Thursday, September 26, 2013

"Goodbye to All That": Why Is Everybody Talking About Leaving New York?

Posted By on Thu, Sep 26, 2013 at 9:10 PM

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Just when the rest of the world seems to be falling in love with New York Brooklyn, the unthinkable has begun to happen—New Yorkers are all talking about leaving New York. At first I thought it was just something happening with the people I knew, too anecdotal and specific to my group of friends for me to turn it into any kind of larger generalization. But then suddenly, it seemed like everyone started talking about leaving New York. There was an article in Salon by Cari Luna, "Priced Out of New York," wherein Luna even recalls that, before she moved to Portland, she "became envious of every friend who’d managed to escape." There was an essay by Ann Friedman in New York, "Why I'm Glad I Quit New York at Age 24,"where she dismisses New York as being "the prom king," and the guy who"knows he's great, and he's gonna make it really, really hard on you if you decide you want to love him." And then there was an essay in BuzzFeed by Ruth Curry about how she left New York to live in New Zealand (although she did return, much later). Curry's essay is a part of a new book edited by Sari Botton titled Goodbye to All That, which is a collection of essays by writers who all loved New York, sure, but then left it. Left it! There was a time not so long ago that the idea of people willingly leaving New York would have been unfathomable, but now, when more and more people I know leave for LA or Berkeley or Portland or St. Louis, I'm having to come to terms with the fact that liking New York has become about as cool as saying the Yankees are your favorite baseball team. Which, fuck. That's not cool at all.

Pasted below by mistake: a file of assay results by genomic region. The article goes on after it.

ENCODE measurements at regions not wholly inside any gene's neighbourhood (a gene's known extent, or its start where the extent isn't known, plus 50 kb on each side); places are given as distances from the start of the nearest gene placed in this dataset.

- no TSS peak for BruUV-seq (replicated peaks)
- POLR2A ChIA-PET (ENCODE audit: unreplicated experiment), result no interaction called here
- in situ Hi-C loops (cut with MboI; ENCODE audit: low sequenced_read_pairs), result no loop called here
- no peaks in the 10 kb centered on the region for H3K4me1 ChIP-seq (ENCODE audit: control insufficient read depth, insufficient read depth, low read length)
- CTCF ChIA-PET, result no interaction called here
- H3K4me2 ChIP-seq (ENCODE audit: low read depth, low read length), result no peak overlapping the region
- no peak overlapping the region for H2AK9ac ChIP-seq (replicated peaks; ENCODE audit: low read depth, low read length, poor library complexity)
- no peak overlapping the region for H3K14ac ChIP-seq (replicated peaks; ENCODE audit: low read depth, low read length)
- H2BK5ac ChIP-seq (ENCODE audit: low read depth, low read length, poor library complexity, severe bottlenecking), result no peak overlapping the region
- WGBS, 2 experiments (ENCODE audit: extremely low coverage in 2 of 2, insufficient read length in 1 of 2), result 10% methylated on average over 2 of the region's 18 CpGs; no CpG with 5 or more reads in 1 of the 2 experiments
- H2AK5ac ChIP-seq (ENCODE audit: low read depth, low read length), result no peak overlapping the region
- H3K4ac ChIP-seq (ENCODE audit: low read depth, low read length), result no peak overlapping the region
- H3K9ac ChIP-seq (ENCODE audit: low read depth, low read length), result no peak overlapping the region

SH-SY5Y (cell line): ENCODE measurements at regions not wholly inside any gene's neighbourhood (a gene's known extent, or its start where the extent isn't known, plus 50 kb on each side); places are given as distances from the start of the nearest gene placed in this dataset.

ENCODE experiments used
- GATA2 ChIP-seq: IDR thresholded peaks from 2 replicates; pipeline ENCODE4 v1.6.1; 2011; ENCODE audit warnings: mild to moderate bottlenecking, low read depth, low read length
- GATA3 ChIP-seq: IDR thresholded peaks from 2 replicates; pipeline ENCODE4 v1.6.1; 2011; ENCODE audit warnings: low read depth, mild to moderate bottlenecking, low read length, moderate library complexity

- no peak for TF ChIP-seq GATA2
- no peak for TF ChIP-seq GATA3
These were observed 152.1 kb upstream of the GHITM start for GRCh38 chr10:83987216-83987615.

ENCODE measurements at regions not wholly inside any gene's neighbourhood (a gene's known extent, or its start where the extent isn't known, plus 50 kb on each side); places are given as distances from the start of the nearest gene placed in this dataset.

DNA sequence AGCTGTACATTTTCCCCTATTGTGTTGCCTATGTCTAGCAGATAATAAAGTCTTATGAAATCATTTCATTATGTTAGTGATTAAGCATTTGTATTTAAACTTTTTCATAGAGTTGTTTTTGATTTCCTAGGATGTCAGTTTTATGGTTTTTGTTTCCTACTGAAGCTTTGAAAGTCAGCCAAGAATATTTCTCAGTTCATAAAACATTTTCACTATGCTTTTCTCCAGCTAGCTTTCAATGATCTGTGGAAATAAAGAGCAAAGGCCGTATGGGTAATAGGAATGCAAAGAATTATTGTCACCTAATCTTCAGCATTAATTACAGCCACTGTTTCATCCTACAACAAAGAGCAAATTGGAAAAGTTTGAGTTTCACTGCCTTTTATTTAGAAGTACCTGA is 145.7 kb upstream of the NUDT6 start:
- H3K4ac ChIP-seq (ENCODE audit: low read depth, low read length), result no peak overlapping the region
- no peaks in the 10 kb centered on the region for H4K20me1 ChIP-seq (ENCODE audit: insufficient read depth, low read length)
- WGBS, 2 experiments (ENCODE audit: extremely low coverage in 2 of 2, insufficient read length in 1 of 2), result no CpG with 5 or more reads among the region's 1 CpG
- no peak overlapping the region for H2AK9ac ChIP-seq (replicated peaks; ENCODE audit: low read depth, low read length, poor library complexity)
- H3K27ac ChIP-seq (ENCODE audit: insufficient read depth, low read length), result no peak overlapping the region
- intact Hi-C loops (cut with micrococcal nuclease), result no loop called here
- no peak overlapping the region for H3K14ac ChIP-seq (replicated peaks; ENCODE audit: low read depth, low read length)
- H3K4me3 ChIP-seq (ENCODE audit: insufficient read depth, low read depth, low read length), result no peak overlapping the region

And so, a note on that. The Yankees are my favorite baseball team. This is something I've needed to defend


" That is what it was all about, wasn’t it? Promises? Now when New York comes back to me it comes in hallucinatory flashes, so clinically detailed that I sometimes wish that memory would effect the distortion with which it is commonly credited."

" You see I was in a curious position in New York: it never occurred to me that I was living a real life there."

" Some years passed, but I still did not lose that sense of wonder about New York"

" Everything that was said to me I seemed to have heard before, and I could no longer listen. "

" I talk about how difficult it would be for us to “afford” to live in New York right now, about how much “space” we need, All I mean is that I was very young in New York, and that at some point the golden rhythm was broken, and I am not that young anymore. "

I once tried to explain why I like raising my children in New York City by saying that I want them to take the extraordinary for granted. I want them to feel ownership of some of the most amazing things in

New York is a constructed city. Sure, this land once had great natural beauty and it's possible to still get a sense of that if you find yourself in Inwood, on the northern tip of Manhattan, or wandering through the Vale of Cashmere in Prospect Park, on paths surrounded by thickets of trees and bramble. But most of what's spectacular about New York is manmade; from the impossibly long and graceful arc of the Verrazano Bridge to the constellation studded domed ceiling in Grand Central Station to, yes, those green and wooded areas in Prospect Park and Central Park, all designed not so much to mimic nature, but to improve upon it.

Follow Kristin Iversen on twitter @kmiversen

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